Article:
ADHD Rates Are Lower at Higher Elevations, Study Finds

Two children sit on a hillside.
(Image credit: Mrovka/

People who live at high elevations breathe air that has less oxygen, and studies have shown that this is linked with a variety of psychiatric and substance abuseproblems over the long term.

But a new study shows an upside to living at high elevations: the prevalence of attention deficit hyperactivity disorder, or ADHD, decreases substantially as elevation increases.

In the study, researchers found that the state of Nevada — which has an average elevation of 5,517 feet — had the lowest percentage of children diagnosed with ADHD of any state, with 5.6 percent of children there diagnosed with the condition.

In fact, all of the states in the Mountain West region had rates of ADHD that were well below the 2007 national average rate of 9.5 percent, according to the study published online March 25 in the Journal of Attention Disorders.

The study authors said one reason there could be fewer ADHD cases may be the higher levels of the brain chemical dopamine that are produced as a reaction to getting less oxygen. Dopamine levels increase with rising elevation, and the risk for getting ADHD diminishes, the researchers said. [ADHD Medications: 5 Vital Questions and Answers]

If the findings are confirmed in further studies, they could have important implications for treating people with ADHD, said Dr. Perry F. Renshaw, a co-author of the study and a professor of psychiatry at the University of Utah. "To treat ADHD, we very often give someone medication that increases dopamine," Renshaw said. But parents and children with ADHD, and their physicians, should consider the effects of higher elevations. For example, a time without medication — what doctors call a stimulant holiday — could be conducted while taking a trip to higher elevations. "That might be better for everybody," he said.

In the study, the researchers mined the data from two previous national health surveys, one of 92,000 households and the second of 373,000 households. Both surveys revealed the number of children diagnosed with ADHD. The researchers paired this information with average elevation of each state taken from NASA's Shuttle Radar Topography Mission and the National Geospatial-Intelligence Agency.

This marriage of databases showed that for every 1-foot increase in elevation, children's likelihood of being diagnosed with ADHD decreased by .001 percent, the researchers said.

The data showed that North Carolina, whose average elevation is 869 feet above sea level, had the highest percentage in the U.S. of children diagnosed with ADHD, with 15.6 percent. The state was followed closely by three other states with low average elevations — Delaware, Louisiana and Alabama.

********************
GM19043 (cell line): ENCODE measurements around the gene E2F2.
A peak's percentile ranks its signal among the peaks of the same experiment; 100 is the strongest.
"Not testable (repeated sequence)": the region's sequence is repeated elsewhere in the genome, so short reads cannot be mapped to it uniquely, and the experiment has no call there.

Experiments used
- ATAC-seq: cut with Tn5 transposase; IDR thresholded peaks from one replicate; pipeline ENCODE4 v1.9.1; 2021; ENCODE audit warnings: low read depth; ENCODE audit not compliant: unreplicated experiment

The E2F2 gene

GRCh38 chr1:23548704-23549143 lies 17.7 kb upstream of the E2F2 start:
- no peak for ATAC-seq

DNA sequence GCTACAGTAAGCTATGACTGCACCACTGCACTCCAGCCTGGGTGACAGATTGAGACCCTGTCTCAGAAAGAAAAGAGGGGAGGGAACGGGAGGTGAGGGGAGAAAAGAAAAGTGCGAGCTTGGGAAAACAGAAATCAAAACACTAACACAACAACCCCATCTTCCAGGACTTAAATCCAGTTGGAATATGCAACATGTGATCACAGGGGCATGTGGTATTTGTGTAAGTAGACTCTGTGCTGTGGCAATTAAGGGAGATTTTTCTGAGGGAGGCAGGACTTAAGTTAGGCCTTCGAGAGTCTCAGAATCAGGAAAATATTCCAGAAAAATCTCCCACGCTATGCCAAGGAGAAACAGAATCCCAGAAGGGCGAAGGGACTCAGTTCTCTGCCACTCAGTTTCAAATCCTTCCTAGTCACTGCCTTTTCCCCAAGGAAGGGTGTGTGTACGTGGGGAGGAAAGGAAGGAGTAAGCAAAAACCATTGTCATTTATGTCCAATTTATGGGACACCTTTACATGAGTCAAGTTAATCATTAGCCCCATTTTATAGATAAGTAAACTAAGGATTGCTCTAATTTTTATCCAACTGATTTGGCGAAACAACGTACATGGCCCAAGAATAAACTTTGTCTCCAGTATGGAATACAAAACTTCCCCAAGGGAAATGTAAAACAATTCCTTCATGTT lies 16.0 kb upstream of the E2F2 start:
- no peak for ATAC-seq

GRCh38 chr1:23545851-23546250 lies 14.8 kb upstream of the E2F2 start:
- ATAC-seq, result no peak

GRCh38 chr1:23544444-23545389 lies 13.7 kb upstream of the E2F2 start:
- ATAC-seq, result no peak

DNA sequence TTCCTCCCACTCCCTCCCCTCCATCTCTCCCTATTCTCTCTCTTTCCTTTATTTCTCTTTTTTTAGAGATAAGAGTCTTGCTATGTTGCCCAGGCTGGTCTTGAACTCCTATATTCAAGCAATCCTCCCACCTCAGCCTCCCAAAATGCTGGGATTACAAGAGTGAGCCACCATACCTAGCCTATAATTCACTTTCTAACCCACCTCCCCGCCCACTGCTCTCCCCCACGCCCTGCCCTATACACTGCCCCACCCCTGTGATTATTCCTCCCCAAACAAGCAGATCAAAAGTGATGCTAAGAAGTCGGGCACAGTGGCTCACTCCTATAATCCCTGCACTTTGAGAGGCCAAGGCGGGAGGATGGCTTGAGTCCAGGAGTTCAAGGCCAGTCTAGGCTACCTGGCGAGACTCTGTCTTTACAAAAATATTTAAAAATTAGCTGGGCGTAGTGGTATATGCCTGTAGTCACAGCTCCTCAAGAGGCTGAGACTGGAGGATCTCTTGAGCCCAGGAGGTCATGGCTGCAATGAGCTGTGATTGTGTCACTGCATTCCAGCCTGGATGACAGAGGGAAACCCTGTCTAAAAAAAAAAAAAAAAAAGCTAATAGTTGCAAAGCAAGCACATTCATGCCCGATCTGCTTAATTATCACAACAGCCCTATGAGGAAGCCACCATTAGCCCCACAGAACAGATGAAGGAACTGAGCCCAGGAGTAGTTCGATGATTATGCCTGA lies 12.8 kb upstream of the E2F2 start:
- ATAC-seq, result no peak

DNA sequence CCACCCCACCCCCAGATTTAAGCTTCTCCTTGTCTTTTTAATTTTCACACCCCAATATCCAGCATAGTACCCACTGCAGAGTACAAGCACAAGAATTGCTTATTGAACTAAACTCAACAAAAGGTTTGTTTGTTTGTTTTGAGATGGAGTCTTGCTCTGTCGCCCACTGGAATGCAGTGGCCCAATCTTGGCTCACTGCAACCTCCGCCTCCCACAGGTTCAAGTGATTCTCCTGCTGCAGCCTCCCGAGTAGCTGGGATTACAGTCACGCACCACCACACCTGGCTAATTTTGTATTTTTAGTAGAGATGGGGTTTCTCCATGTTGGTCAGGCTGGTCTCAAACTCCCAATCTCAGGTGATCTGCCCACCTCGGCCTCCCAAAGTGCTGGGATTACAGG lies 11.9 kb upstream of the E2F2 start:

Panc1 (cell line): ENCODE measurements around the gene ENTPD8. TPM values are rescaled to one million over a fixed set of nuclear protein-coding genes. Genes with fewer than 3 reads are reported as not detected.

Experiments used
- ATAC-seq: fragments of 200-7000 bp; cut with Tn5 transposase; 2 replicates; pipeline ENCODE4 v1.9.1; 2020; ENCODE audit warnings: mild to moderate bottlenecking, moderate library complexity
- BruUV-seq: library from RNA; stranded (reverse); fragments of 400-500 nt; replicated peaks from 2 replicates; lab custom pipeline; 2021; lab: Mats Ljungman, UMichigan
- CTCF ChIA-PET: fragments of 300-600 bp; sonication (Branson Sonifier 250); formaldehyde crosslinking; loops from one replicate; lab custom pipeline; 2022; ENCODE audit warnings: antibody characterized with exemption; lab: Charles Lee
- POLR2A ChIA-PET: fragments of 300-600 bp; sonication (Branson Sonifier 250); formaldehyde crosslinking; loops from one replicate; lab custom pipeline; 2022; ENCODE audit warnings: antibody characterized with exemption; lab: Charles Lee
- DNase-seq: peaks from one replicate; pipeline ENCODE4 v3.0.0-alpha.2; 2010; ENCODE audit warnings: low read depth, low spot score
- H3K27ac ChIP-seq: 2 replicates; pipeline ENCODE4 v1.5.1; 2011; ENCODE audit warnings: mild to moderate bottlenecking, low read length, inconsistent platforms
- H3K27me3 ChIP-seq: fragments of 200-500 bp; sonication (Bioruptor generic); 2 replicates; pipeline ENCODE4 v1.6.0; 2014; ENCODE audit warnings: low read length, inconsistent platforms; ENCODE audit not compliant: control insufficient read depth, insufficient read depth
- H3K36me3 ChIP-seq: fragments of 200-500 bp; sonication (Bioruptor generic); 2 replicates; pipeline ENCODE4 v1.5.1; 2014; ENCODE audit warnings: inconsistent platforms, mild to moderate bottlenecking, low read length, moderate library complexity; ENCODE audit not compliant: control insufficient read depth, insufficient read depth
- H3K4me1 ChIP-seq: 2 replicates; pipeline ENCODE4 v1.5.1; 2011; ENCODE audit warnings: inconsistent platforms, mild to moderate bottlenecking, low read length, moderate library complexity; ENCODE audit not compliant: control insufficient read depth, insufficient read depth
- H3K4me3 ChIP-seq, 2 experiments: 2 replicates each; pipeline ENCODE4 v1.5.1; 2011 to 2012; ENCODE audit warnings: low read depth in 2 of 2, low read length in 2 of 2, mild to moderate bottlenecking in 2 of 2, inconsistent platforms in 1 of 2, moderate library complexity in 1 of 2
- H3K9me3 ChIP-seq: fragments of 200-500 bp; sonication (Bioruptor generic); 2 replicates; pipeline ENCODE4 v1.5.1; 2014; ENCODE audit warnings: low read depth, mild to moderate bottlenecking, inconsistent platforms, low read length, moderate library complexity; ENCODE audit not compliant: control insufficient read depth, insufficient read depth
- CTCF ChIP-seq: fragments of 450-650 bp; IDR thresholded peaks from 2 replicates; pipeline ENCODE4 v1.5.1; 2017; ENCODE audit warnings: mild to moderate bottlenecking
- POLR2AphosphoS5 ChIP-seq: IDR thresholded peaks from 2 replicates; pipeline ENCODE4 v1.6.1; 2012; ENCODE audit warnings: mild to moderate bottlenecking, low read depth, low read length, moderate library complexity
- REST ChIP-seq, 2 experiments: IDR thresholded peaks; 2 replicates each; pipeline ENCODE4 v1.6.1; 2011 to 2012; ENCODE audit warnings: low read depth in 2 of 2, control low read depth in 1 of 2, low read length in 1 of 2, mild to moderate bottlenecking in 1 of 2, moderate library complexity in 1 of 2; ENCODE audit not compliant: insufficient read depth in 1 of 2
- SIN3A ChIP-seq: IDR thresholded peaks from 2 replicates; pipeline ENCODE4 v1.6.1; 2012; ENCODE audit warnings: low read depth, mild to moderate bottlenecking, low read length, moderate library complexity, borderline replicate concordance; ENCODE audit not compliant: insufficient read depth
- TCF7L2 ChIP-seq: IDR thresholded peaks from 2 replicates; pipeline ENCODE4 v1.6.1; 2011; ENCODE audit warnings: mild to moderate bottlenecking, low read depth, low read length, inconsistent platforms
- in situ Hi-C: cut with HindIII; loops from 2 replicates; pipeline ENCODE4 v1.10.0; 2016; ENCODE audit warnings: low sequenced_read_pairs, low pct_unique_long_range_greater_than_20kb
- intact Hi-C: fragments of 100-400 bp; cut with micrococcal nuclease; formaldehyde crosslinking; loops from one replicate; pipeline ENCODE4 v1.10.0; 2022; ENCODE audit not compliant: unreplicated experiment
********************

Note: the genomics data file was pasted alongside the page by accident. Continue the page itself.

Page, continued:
In contrast, Utah, with an average elevation is 6,100 feet, had a rate of ADHD cases about 50 percent of that of states close to sea level.

The researchers took into account other factors — such as children's birth weight, ethnicity and sex (males are more likely to have ADHD) — that could affect ADHD diagnoses and influence the rate of the disorder in each state, but the link with elevation held.

Dr. Douglas G. Kondo, assistant professor of psychiatry at the University of Utah and senior author of the study, noted there are two key limitations to the study. First, it was based on secondary analysis of two datasets that were designed to answer questions other than what might be the effect of high altitudes.

Second, the rates of ADHD might be different if they were determined by clinical evaluations conducted specifically for each study. A wide variety of factors may be responsible for ADHD-type symptoms in children, he said.

But the study is among a growing body of research finding that breathing thin air affects human health. "The reason that the ADHD paper is exciting to us is that prior to now, all of our altitude-related papers have come to the conclusion that altitude is a risk factor," Kondo said. For example, studies have linked reduced oxygen levels with the higher rates of suicide and severe depression that are seen in the high-elevation states of the West.

"But in the case of ADHD, living at altitude may afford some protection. It might be a protective factor instead of a risk of developing an illness," he said.

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